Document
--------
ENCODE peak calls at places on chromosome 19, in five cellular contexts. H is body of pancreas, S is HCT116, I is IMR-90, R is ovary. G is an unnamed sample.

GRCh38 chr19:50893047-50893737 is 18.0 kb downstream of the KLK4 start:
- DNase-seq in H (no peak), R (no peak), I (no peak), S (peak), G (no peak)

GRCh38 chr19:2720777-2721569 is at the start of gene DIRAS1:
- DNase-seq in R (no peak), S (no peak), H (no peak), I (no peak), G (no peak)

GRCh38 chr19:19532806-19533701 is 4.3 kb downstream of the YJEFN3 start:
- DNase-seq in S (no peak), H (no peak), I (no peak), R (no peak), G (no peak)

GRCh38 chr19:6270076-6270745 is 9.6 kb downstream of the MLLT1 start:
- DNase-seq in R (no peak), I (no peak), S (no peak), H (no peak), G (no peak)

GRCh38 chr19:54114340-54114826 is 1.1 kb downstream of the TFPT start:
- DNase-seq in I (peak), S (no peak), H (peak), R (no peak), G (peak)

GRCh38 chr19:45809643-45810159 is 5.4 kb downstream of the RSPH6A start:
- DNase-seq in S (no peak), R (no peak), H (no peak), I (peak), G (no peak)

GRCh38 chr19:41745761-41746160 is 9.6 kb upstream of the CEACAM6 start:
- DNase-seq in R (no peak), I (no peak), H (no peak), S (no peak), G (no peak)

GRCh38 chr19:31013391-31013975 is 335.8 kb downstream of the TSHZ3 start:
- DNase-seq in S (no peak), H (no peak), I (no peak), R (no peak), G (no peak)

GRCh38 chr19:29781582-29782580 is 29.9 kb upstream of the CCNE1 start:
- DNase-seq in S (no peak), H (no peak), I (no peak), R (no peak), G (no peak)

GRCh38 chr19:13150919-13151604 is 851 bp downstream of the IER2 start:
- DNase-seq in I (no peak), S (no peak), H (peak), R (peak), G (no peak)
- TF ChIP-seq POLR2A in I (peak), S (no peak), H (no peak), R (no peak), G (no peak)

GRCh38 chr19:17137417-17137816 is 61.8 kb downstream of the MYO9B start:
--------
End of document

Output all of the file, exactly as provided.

ENCODE peak calls at places on chromosome 19, in five cellular contexts. H is body of pancreas, S is HCT116, I is IMR-90, R is ovary. G is an unnamed sample.

GRCh38 chr19:50893047-50893737 is 18.0 kb downstream of the KLK4 start:
- DNase-seq in H (no peak), R (no peak), I (no peak), S (peak), G (no peak)

GRCh38 chr19:2720777-2721569 is at the start of gene DIRAS1:
- DNase-seq in R (no peak), S (no peak), H (no peak), I (no peak), G (no peak)

GRCh38 chr19:19532806-19533701 is 4.3 kb downstream of the YJEFN3 start:
- DNase-seq in S (no peak), H (no peak), I (no peak), R (no peak), G (no peak)

GRCh38 chr19:6270076-6270745 is 9.6 kb downstream of the MLLT1 start:
- DNase-seq in R (no peak), I (no peak), S (no peak), H (no peak), G (no peak)

GRCh38 chr19:54114340-54114826 is 1.1 kb downstream of the TFPT start:
- DNase-seq in I (peak), S (no peak), H (peak), R (no peak), G (peak)

GRCh38 chr19:45809643-45810159 is 5.4 kb downstream of the RSPH6A start:
- DNase-seq in S (no peak), R (no peak), H (no peak), I (peak), G (no peak)

GRCh38 chr19:41745761-41746160 is 9.6 kb upstream of the CEACAM6 start:
- DNase-seq in R (no peak), I (no peak), H (no peak), S (no peak), G (no peak)

GRCh38 chr19:31013391-31013975 is 335.8 kb downstream of the TSHZ3 start:
- DNase-seq in S (no peak), H (no peak), I (no peak), R (no peak), G (no peak)

GRCh38 chr19:29781582-29782580 is 29.9 kb upstream of the CCNE1 start:
- DNase-seq in S (no peak), H (no peak), I (no peak), R (no peak), G (no peak)

GRCh38 chr19:13150919-13151604 is 851 bp downstream of the IER2 start:
- DNase-seq in I (no peak), S (no peak), H (peak), R (peak), G (no peak)
- TF ChIP-seq POLR2A in I (peak), S (no peak), H (no peak), R (no peak), G (no peak)

GRCh38 chr19:17137417-17137816 is 61.8 kb downstream of the MYO9B start: